Many, many years later some of our friends went to Edenton and there met the two remaining sisters who, learning my address, sent me a box of roses from this self-same garden. Part of the trip home was by boat, from Norfolk to New York, and I recall my brother talking me, at Norfolk, to see men fishing for oysters. Back in Rochester I attended private schools, roamed about the city and on the beaches of Lake Ontario, in summer; skated, and built snow "igloos" in winter. The fall of '76 my father took me to the Centennial Exhibition in Philadelphia and not a thing escaped me from the making of pins to the big Corliss engine, at the time the largest engine in the world.
In 1878 I spent a summer in Saratoga Springs where my mother went for the benefits of the spring waters, and that autumn we returned to live in Mount Morris in the beautiful valley of the Genesee. Followed three years of hotel life, six years of boarding school and Boston Tech, -- this for the study of architecture, -- and six years of architectural business in rochester. In the meantime, we began to know Arizona, and rather better than the average easterner. My brother, seeking health and adventure, introduced us by letter and description. His life there is taken care of in Pioneer Archives and in his book "The Log of an Arizona Trail Blazer." While he was acting as "professor" at the University of Arizona he obtained an appointment for me on the faculty, and I came in 1895, but even then I did not realize that it would be the beginning of my eligibility for the Historical and Pioneer Society.
After two years my life was in the east again, "architecting" traveling by bicycle in Continental Europe and Great Britain, and keeping house for my father after my mother's death in 1900. I might mention that my trip abroad was aided by revenue from cattle investments in Arizona, at the N.Y. Ranch in Cochise County. Father at the age of 79 retired from business and went to Tombstone to be with my brother and his family, and I was in an architect's offices and my own in Detroit and Buffalo, but arrived in Tombstone in 1909, and remained until my father's release from months of physical failure. His funeral and burial were in Mount Morris in 1911.
You know "The cactus gets under the skin", and I was happy, after four winters of sleet and ice and sore-throat, to arrive once more in sunny Tucson. It seemed that I might stay two months to visit my brother and his wife and my two young nieces and nephew, but the months stretched into years, nine of them, before I went east to sell all but the cemetery lot and return. In the meantime I visited California during the winter of 1915-16, and in the spring became connected with the office at Architect H.O. Jaastad in Tucson, and, at the time of writing, December 1933, I am still in that office, principally as designer.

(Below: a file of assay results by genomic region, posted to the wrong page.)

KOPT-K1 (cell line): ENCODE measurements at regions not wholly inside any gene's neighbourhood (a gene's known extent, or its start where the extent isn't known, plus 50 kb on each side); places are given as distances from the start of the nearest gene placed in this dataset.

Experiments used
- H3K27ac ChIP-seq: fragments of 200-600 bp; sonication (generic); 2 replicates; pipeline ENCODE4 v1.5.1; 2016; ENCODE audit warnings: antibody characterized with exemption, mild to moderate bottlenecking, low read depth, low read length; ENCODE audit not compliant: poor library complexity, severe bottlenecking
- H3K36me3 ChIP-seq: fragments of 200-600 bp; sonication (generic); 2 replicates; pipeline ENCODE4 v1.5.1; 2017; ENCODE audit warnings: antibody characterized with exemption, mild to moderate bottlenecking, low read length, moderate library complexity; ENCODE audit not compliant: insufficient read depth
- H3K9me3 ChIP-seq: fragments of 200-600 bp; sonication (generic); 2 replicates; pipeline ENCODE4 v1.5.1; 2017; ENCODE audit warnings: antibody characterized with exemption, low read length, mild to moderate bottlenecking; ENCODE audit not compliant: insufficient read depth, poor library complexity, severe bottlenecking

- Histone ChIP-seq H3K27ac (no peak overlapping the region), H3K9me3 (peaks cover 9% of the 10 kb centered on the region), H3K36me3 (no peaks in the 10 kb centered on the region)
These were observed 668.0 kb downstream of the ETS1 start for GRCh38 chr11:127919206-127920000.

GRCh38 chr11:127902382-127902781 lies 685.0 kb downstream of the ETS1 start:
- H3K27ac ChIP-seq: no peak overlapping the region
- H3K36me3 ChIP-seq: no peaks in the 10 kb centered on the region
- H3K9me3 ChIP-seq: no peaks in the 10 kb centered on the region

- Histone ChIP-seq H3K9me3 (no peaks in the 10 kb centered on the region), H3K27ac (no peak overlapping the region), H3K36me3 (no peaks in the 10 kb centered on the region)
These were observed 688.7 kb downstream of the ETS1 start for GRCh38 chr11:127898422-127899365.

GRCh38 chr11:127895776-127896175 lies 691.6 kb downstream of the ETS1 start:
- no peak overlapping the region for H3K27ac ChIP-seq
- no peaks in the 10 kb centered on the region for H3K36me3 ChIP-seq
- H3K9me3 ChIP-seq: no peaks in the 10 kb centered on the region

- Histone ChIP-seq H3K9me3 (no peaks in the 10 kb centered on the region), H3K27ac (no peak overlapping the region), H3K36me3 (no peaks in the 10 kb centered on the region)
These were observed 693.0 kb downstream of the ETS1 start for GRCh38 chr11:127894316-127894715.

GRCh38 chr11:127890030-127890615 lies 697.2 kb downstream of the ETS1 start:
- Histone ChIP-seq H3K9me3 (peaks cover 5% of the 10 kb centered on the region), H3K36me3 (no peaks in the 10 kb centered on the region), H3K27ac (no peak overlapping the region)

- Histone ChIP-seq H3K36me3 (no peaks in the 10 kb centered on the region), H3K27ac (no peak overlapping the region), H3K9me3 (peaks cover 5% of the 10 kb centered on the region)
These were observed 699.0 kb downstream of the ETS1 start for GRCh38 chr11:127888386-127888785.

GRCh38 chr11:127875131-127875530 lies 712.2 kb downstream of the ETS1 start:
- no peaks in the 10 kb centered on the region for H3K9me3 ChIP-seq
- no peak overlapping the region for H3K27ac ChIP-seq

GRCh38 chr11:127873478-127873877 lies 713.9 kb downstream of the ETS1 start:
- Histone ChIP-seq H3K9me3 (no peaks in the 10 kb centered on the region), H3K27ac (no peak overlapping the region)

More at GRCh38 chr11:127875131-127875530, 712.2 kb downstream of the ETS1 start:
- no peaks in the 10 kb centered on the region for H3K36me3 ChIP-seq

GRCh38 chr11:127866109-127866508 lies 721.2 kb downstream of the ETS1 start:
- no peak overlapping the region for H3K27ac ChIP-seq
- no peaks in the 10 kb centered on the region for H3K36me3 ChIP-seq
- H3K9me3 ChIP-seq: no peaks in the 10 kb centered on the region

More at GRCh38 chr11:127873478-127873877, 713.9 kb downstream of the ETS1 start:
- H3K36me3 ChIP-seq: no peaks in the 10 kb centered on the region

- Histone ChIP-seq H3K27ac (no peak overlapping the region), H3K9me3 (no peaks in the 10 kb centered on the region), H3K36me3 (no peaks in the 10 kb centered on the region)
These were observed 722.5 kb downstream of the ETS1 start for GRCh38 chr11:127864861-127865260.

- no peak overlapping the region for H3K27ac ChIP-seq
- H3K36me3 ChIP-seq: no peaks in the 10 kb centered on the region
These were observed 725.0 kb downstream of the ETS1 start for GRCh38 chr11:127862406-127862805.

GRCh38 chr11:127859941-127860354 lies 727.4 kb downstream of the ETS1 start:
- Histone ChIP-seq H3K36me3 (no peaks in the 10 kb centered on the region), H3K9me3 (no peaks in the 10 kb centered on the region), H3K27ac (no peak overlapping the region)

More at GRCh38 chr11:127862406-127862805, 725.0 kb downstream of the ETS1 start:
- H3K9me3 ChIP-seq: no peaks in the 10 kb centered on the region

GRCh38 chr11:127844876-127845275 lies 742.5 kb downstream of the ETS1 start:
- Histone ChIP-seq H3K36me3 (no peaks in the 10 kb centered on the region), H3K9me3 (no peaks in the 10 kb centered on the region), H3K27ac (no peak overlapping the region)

Some of the buildings in Tucson with which I have had the most personal touch are the Safford School, Southern Arizona Bank and Trust Co. building, Christian Science church, the first buildings of the Desert Sanatorium, El Conquistador Hotel, La Fonda Buen Provecho Inn, The Young Women's Christian Association building, and many residences within and without the city limits. In other parts of the state and New Mexico are more designs, mostly schools, The Allison-James school in Santa Fe, the Menaul School in Albuquerque. In Safford, Arizona, a hotel, church, and bank building. In Miami Ariz., a school, church, and Y.M.C.A., etc.
As a resident of Tucson I am an interested member of several clubs besides the Historical and Pioneer Society, among then The Archeological society, The Natural History society, The Fine Arts, The Daughters of the American Revolution, The business and Professional Women's Club, The Tucson branch of the National League of American Pen women, and a long time board member of the Y.W.C.A. and at present sponsor for their business girls group, the Otonka Circle. When business permits I spend some time each year with my brother and sister-in-law in cochise Stronghold, riding their horses, and climbing the mountains, and a part of the summers "doing something different" each year, but always including happy contacts with my nieces and nephews and their children in California, and when possible with those in Massachusetts. In the last ten or fifteen years I have visited Alaska, Hawaii, Panama, Cuba, Grand Canyon, Ariz.; Mesa Verde, Colorado; Santa Fe and Indian villages and ruins in New Mexico; Zion National Park and Bryce Canyon; Mexico; and have traveled by horse, rail, bus, boat, auto, and airplane, yet so far I have missed Roosevelt Dam, The Apache Trail. and a few other places. Here's Hoping! -- Also that the searcher in Pioneer archives will find more profitable reading than this.